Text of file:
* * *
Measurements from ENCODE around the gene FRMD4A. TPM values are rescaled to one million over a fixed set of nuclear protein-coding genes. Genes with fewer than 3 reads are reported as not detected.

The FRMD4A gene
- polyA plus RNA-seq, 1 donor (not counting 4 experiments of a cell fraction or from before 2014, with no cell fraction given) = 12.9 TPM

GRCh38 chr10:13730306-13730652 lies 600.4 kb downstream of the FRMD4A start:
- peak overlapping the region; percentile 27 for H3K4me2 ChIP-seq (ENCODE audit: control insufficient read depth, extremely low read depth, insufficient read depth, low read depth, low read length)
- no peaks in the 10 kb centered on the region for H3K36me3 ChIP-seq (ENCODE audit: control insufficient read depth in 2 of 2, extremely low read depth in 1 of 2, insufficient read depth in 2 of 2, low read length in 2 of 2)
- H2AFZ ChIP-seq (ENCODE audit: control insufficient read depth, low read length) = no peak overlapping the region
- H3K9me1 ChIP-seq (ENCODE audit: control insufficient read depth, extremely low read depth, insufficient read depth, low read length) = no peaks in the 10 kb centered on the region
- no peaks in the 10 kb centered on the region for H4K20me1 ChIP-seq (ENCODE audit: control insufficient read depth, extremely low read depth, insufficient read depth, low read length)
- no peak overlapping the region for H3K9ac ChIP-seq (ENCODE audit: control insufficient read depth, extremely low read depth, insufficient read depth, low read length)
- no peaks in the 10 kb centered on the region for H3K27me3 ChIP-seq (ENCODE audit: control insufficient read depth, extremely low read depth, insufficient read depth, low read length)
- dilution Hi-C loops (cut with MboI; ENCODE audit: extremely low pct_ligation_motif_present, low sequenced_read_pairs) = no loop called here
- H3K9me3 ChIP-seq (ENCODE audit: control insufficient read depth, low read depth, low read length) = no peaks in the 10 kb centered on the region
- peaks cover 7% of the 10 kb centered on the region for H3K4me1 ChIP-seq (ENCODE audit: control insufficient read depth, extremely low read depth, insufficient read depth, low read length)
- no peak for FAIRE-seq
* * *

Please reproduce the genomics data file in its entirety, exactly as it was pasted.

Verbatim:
Measurements from ENCODE around the gene FRMD4A. TPM values are rescaled to one million over a fixed set of nuclear protein-coding genes. Genes with fewer than 3 reads are reported as not detected.

The FRMD4A gene
- polyA plus RNA-seq, 1 donor (not counting 4 experiments of a cell fraction or from before 2014, with no cell fraction given) = 12.9 TPM

GRCh38 chr10:13730306-13730652 lies 600.4 kb downstream of the FRMD4A start:
- peak overlapping the region; percentile 27 for H3K4me2 ChIP-seq (ENCODE audit: control insufficient read depth, extremely low read depth, insufficient read depth, low read depth, low read length)
- no peaks in the 10 kb centered on the region for H3K36me3 ChIP-seq (ENCODE audit: control insufficient read depth in 2 of 2, extremely low read depth in 1 of 2, insufficient read depth in 2 of 2, low read length in 2 of 2)
- H2AFZ ChIP-seq (ENCODE audit: control insufficient read depth, low read length) = no peak overlapping the region
- H3K9me1 ChIP-seq (ENCODE audit: control insufficient read depth, extremely low read depth, insufficient read depth, low read length) = no peaks in the 10 kb centered on the region
- no peaks in the 10 kb centered on the region for H4K20me1 ChIP-seq (ENCODE audit: control insufficient read depth, extremely low read depth, insufficient read depth, low read length)
- no peak overlapping the region for H3K9ac ChIP-seq (ENCODE audit: control insufficient read depth, extremely low read depth, insufficient read depth, low read length)
- no peaks in the 10 kb centered on the region for H3K27me3 ChIP-seq (ENCODE audit: control insufficient read depth, extremely low read depth, insufficient read depth, low read length)
- dilution Hi-C loops (cut with MboI; ENCODE audit: extremely low pct_ligation_motif_present, low sequenced_read_pairs) = no loop called here
- H3K9me3 ChIP-seq (ENCODE audit: control insufficient read depth, low read depth, low read length) = no peaks in the 10 kb centered on the region
- peaks cover 7% of the 10 kb centered on the region for H3K4me1 ChIP-seq (ENCODE audit: control insufficient read depth, extremely low read depth, insufficient read depth, low read length)
- no peak for FAIRE-seq